Bypassed by previous advances the rugged region now has to be taken to shorten the front line
The Syrian Arab Army with Russian air support is attempting to storm the major ISIS stronghold in eastern Hama countryside, Aqarabyat.
The operational goal is to tighten ISIS held areas, and force them to retreat back into the wide desert, then hit them from the air while retreating.
In the last month the mentioned area has been bombed by the Russian Air Force and the Syrian Air Force on a daily basis. The Russian Air Force is playing a major role in hunting ISIS assets at night, Russian helicopters are targeting ISIS tanks and up-armored suicide bomber vehicles, and fuel tankers to cut logistical support for the terrorists in the area.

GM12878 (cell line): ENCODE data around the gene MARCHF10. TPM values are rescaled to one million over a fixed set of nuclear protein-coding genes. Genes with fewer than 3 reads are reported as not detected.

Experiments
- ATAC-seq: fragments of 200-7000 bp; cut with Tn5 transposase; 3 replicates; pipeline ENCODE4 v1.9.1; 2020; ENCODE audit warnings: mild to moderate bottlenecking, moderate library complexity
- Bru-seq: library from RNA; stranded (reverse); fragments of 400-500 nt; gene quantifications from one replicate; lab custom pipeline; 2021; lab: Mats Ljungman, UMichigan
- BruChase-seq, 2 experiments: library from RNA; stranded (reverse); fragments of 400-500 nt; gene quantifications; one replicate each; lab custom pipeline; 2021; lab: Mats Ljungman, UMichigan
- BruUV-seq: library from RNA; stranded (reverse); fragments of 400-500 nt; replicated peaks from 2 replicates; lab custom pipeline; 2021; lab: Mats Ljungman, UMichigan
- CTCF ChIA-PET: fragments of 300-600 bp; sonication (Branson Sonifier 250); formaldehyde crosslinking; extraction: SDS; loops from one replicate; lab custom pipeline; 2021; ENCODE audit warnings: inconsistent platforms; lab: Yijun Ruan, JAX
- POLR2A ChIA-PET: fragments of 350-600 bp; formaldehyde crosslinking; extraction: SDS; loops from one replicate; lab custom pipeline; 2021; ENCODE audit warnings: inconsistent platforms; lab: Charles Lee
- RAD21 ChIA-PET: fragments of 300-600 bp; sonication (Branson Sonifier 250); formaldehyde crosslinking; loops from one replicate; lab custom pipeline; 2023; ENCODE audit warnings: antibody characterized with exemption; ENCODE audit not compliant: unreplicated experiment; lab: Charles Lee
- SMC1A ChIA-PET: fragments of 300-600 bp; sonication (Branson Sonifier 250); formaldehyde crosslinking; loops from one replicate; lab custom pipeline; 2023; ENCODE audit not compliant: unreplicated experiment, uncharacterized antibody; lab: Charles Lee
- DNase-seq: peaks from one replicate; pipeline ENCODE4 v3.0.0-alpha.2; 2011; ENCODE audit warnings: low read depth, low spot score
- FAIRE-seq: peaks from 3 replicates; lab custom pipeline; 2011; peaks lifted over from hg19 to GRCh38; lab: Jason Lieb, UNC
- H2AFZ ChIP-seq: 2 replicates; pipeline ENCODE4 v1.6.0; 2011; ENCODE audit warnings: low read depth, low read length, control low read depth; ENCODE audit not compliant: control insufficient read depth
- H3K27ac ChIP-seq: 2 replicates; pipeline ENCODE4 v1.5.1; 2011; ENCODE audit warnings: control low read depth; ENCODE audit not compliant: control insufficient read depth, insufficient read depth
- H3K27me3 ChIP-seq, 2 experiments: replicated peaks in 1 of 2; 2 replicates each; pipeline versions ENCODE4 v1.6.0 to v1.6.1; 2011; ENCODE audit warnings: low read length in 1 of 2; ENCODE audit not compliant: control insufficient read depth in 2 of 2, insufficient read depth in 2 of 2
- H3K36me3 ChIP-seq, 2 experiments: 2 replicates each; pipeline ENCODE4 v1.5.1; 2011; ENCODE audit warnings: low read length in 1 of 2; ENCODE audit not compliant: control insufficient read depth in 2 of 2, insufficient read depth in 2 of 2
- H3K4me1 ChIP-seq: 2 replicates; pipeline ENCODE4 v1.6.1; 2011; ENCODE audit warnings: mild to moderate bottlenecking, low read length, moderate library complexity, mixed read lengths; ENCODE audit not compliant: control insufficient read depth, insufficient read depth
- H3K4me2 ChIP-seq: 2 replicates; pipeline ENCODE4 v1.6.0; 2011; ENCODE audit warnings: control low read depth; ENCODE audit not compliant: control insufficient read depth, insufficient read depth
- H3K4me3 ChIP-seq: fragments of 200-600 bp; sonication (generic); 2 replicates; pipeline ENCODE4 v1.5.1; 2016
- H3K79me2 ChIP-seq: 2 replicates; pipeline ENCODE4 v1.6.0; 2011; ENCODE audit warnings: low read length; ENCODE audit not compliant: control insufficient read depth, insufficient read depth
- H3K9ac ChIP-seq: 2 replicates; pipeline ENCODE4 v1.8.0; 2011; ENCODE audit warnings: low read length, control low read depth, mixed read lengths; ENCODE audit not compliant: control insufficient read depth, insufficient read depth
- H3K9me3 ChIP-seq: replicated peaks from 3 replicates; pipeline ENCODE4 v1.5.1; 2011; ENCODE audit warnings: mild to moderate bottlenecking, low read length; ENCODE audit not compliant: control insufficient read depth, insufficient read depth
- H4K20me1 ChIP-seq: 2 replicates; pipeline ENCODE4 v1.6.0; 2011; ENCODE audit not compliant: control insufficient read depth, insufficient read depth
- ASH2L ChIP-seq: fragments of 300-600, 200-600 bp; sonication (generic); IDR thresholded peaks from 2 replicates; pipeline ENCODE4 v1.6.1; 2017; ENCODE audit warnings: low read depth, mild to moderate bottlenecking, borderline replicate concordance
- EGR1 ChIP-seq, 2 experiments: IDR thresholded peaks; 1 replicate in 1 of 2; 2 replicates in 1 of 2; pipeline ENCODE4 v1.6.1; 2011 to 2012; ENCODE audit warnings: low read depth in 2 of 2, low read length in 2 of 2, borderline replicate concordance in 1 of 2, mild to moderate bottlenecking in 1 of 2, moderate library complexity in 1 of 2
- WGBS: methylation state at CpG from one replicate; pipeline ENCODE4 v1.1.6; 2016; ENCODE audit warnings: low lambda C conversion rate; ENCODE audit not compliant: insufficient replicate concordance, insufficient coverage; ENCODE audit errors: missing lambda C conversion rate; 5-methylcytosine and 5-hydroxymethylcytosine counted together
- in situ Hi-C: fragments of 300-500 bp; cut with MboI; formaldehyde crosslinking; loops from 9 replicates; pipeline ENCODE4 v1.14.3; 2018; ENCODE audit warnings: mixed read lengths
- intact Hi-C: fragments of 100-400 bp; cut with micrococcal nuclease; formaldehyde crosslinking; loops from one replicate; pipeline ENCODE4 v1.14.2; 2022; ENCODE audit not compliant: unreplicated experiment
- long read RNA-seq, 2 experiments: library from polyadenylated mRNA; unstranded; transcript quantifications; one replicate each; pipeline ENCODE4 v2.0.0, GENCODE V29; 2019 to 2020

Latest information says that a group from the elite Tiger Forces will join the fight here for a last push into the town of Aqarabyat.
Excluding two tiny, isolated enclaves on the border with Israel and Lebanon, eastern Hama is by far the western-most ISIS stronghold left in Syria. The group has been able to defend here for so long because of how rugged the terrain is.
The Syrian army has been able to largely bypass ISIS parked here, since the rugged region is home to few roads of national significance, but this has resulted in an extremely long front line between the army and ISIS.
Taking eastern Hama would shorten the front line immensely, and greatly benefit the Syrian army by freeing up resources for offensive operations elsewhere.
Also it would mean the liberation of countless villages, as the area has substantial population — aside from the Euphrates valley itself it is really the only truly populated area of Syria remaining to ISIS.